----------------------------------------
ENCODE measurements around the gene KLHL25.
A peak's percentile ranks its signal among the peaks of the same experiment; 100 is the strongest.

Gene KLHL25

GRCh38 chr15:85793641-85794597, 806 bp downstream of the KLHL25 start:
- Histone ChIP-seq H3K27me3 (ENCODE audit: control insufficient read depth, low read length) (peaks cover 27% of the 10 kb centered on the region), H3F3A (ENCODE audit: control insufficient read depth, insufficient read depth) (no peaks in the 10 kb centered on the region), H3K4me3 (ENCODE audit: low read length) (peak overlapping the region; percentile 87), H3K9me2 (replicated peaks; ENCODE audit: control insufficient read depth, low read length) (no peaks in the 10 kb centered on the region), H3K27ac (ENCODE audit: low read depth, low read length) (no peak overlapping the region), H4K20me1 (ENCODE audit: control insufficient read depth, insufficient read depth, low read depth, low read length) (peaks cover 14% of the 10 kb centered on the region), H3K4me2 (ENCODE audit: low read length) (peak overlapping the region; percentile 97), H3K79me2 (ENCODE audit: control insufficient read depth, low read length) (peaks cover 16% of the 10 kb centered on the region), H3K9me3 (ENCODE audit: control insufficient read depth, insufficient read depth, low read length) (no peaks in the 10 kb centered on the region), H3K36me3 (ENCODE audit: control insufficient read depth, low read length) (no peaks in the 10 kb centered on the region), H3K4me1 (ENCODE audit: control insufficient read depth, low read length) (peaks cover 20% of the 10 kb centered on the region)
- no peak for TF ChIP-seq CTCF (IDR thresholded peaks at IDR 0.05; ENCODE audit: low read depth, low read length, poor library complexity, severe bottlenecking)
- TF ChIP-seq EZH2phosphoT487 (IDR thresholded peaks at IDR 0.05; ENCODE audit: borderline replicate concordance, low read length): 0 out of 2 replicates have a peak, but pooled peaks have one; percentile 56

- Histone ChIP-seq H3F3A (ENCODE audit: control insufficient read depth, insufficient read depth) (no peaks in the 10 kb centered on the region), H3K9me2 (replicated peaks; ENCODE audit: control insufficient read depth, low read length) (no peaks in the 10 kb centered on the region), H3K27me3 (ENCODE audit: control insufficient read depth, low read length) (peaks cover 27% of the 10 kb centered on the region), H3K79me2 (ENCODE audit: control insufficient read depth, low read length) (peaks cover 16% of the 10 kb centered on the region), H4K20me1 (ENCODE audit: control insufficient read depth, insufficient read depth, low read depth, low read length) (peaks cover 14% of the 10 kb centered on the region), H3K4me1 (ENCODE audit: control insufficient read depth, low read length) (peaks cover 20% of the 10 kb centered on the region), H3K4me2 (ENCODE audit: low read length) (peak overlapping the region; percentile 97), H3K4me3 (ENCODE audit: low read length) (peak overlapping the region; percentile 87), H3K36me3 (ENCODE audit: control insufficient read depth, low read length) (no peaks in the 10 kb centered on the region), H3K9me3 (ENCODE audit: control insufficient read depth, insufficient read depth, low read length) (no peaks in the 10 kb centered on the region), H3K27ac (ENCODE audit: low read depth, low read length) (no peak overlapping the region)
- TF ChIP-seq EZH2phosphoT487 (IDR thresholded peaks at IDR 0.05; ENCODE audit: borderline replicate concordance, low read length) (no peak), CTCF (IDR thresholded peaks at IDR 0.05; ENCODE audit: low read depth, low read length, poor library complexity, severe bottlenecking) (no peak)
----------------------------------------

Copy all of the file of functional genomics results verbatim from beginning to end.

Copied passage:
ENCODE measurements around the gene KLHL25.
A peak's percentile ranks its signal among the peaks of the same experiment; 100 is the strongest.

Gene KLHL25

GRCh38 chr15:85793641-85794597, 806 bp downstream of the KLHL25 start:
- Histone ChIP-seq H3K27me3 (ENCODE audit: control insufficient read depth, low read length) (peaks cover 27% of the 10 kb centered on the region), H3F3A (ENCODE audit: control insufficient read depth, insufficient read depth) (no peaks in the 10 kb centered on the region), H3K4me3 (ENCODE audit: low read length) (peak overlapping the region; percentile 87), H3K9me2 (replicated peaks; ENCODE audit: control insufficient read depth, low read length) (no peaks in the 10 kb centered on the region), H3K27ac (ENCODE audit: low read depth, low read length) (no peak overlapping the region), H4K20me1 (ENCODE audit: control insufficient read depth, insufficient read depth, low read depth, low read length) (peaks cover 14% of the 10 kb centered on the region), H3K4me2 (ENCODE audit: low read length) (peak overlapping the region; percentile 97), H3K79me2 (ENCODE audit: control insufficient read depth, low read length) (peaks cover 16% of the 10 kb centered on the region), H3K9me3 (ENCODE audit: control insufficient read depth, insufficient read depth, low read length) (no peaks in the 10 kb centered on the region), H3K36me3 (ENCODE audit: control insufficient read depth, low read length) (no peaks in the 10 kb centered on the region), H3K4me1 (ENCODE audit: control insufficient read depth, low read length) (peaks cover 20% of the 10 kb centered on the region)
- no peak for TF ChIP-seq CTCF (IDR thresholded peaks at IDR 0.05; ENCODE audit: low read depth, low read length, poor library complexity, severe bottlenecking)
- TF ChIP-seq EZH2phosphoT487 (IDR thresholded peaks at IDR 0.05; ENCODE audit: borderline replicate concordance, low read length): 0 out of 2 replicates have a peak, but pooled peaks have one; percentile 56

- Histone ChIP-seq H3F3A (ENCODE audit: control insufficient read depth, insufficient read depth) (no peaks in the 10 kb centered on the region), H3K9me2 (replicated peaks; ENCODE audit: control insufficient read depth, low read length) (no peaks in the 10 kb centered on the region), H3K27me3 (ENCODE audit: control insufficient read depth, low read length) (peaks cover 27% of the 10 kb centered on the region), H3K79me2 (ENCODE audit: control insufficient read depth, low read length) (peaks cover 16% of the 10 kb centered on the region), H4K20me1 (ENCODE audit: control insufficient read depth, insufficient read depth, low read depth, low read length) (peaks cover 14% of the 10 kb centered on the region), H3K4me1 (ENCODE audit: control insufficient read depth, low read length) (peaks cover 20% of the 10 kb centered on the region), H3K4me2 (ENCODE audit: low read length) (peak overlapping the region; percentile 97), H3K4me3 (ENCODE audit: low read length) (peak overlapping the region; percentile 87), H3K36me3 (ENCODE audit: control insufficient read depth, low read length) (no peaks in the 10 kb centered on the region), H3K9me3 (ENCODE audit: control insufficient read depth, insufficient read depth, low read length) (no peaks in the 10 kb centered on the region), H3K27ac (ENCODE audit: low read depth, low read length) (no peak overlapping the region)
- TF ChIP-seq EZH2phosphoT487 (IDR thresholded peaks at IDR 0.05; ENCODE audit: borderline replicate concordance, low read length) (no peak), CTCF (IDR thresholded peaks at IDR 0.05; ENCODE audit: low read depth, low read length, poor library complexity, severe bottlenecking) (no peak)